The success of the housing market is strongly tied to the consumer’s confidence in the overall economy. For that reason, we believe 2017 will be a great year for real estate. Here is just a touch of the news coverage on the subject.

HousingWire:

“Consumers’ faith in the housing market is stronger than it’s ever been before, according to a newly released survey from Fannie Mae.”

Bloomberg:

“Americans’ confidence continued to mount last week as the Bloomberg Consumer Comfort Index reached the highest point in a decade on more-upbeat assessments about the economy and buying climate.”

Yahoo Finance:

“Confidence continues to rise among America’s consumers…the latest consumer sentiment numbers from the University of Michigan showed that in March confidence rose again.”

MarketWatch:

“U.S. consumers are the most confident in the U.S. economy in 15 years, buoyed by the strongest job market since before the Great Recession. The survey of consumer confidence rose…according to the Conference Board, the private company that publishes the index. That’s the highest level since July 2001.”

Ivy Zelman, in her recent Z Report, probably best capsulized the reports:

“The results were incredibly strong and…offer one of the most positive consumer takes on housing since the recovery started.”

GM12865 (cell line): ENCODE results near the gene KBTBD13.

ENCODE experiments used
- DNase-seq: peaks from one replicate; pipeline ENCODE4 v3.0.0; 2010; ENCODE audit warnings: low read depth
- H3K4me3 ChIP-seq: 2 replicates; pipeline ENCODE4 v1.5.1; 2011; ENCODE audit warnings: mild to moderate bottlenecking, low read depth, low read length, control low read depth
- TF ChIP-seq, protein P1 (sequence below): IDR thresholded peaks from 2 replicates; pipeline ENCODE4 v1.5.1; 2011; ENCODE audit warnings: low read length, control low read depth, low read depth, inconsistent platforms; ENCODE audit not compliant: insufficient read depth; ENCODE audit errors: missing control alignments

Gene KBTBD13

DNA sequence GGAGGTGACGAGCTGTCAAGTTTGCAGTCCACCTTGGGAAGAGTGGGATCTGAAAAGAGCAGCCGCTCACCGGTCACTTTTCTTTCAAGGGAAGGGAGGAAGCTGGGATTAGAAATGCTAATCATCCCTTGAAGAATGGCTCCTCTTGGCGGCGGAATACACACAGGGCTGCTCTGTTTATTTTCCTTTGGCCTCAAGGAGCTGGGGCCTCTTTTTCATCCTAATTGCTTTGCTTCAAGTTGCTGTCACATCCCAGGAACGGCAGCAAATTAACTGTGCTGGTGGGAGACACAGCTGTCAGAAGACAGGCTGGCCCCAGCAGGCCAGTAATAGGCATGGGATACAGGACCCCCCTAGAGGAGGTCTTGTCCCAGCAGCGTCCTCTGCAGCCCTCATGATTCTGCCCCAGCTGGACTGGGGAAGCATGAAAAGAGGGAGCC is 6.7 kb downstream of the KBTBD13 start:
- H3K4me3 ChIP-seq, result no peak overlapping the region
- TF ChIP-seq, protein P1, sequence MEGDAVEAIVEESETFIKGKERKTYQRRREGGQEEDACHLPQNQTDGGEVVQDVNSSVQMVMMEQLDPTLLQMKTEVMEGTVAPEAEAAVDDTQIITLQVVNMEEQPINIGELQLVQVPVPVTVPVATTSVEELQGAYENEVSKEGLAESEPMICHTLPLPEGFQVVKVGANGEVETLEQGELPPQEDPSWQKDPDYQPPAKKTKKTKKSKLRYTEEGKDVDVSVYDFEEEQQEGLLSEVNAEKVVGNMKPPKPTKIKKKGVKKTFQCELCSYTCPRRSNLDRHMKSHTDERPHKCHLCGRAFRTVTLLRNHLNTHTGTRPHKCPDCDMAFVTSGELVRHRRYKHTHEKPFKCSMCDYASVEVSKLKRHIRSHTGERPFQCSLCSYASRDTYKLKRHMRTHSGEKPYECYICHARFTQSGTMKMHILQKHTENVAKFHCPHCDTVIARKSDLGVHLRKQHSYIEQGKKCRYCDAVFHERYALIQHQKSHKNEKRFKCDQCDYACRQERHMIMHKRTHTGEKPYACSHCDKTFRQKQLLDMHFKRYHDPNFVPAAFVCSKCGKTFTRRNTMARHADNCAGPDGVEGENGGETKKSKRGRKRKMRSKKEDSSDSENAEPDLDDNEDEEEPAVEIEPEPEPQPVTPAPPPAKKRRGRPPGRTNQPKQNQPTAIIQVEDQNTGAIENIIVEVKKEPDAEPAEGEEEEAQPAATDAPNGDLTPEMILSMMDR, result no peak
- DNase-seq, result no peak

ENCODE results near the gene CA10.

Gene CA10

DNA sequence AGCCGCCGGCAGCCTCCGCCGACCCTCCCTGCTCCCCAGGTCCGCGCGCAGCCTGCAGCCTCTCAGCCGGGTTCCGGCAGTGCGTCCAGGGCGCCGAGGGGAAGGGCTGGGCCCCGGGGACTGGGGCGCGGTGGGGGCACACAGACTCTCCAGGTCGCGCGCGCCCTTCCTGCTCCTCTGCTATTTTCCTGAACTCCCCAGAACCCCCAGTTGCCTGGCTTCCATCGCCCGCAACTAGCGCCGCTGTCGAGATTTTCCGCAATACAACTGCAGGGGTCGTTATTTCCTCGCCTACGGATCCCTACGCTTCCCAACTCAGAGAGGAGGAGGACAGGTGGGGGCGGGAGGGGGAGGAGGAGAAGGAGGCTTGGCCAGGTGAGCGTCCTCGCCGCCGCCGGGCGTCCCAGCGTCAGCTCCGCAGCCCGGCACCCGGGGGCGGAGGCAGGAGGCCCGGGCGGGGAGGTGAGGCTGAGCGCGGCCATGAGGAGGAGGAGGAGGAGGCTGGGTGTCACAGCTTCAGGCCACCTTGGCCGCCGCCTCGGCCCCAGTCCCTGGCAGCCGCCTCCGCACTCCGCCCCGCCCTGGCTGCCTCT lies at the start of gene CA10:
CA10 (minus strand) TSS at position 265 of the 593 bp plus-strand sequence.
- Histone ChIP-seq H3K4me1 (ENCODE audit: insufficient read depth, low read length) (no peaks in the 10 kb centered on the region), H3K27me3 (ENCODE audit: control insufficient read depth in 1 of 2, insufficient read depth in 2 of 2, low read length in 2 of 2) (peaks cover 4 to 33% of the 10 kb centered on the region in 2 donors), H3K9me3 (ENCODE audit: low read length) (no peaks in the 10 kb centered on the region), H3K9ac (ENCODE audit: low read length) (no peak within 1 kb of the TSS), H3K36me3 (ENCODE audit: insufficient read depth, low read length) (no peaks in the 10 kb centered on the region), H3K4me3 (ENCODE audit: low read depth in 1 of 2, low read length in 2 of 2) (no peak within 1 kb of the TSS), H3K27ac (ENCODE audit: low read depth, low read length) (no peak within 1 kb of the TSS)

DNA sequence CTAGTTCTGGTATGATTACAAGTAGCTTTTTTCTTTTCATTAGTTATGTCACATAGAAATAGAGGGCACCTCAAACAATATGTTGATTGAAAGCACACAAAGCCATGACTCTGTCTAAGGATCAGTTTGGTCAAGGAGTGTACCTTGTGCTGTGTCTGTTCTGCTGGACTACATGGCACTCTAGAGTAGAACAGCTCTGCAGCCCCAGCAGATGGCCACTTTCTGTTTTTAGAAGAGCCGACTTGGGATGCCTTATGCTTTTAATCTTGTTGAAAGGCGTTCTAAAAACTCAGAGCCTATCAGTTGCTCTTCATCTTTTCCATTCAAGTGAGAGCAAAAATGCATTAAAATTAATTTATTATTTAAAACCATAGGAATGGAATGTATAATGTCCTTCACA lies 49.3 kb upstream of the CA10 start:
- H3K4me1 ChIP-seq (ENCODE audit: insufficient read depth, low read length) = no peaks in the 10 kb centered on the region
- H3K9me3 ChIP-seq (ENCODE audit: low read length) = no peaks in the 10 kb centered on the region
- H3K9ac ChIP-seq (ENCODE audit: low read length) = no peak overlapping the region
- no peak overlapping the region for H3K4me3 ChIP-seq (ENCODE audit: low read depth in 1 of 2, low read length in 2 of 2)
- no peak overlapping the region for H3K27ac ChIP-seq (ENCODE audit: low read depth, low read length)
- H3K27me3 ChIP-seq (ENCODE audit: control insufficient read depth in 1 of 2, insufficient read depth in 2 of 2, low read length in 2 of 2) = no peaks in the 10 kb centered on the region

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If you are going to be paying for housing, make sure it benefits you financially.

Renting or Buying… Either Way You’re Paying a Mortgage

Renting or Buying… Either Way You’re Paying a Mortgage | MyKCM

There are some people who have not purchased homes because they are uncomfortable taking on the obligation of a mortgage. Everyone should realize that, unless you are living with your parents rent-free, you are paying a mortgage – either yours or your landlord’s.

As Entrepreneur Magazine, a premier source for small business, explained this month in their article, “12 Practical Steps to Getting Rich”:

While renting on a temporary basis isn’t terrible, you should most certainly own the roof over your head if you’re serious about your finances. It won’t make you rich overnight, but by renting, you’re paying someone else’s mortgage. In effect, you’re making someone else rich.”

Christina Boyle, Senior Vice President and head of the Single-Family Sales & Relationship Management organization at Freddie Mac, explains another benefit of securing a mortgage vs. paying rent:

“With a 30-year fixed rate mortgage, you’ll have the certainty & stability of knowing what your mortgage payment will be for the next 30 years – unlike rents which will continue to rise over the next three decades.”

As an owner, your mortgage payment is a form of ‘forced savings’ which allows you to build equity in your home that you can tap into later in life. As a renter, you guarantee the landlord is the person with that equity.

Interest rates are still at historic lows, making it one of the best times to secure a mortgage and make a move into your dream home. Freddie Mac’s latest report shows that rates across the country were at 4.23% last week.

Bottom Line

Whether you are looking for a primary residence for the first time or are considering a vacation home on the shore, now may be the time to buy.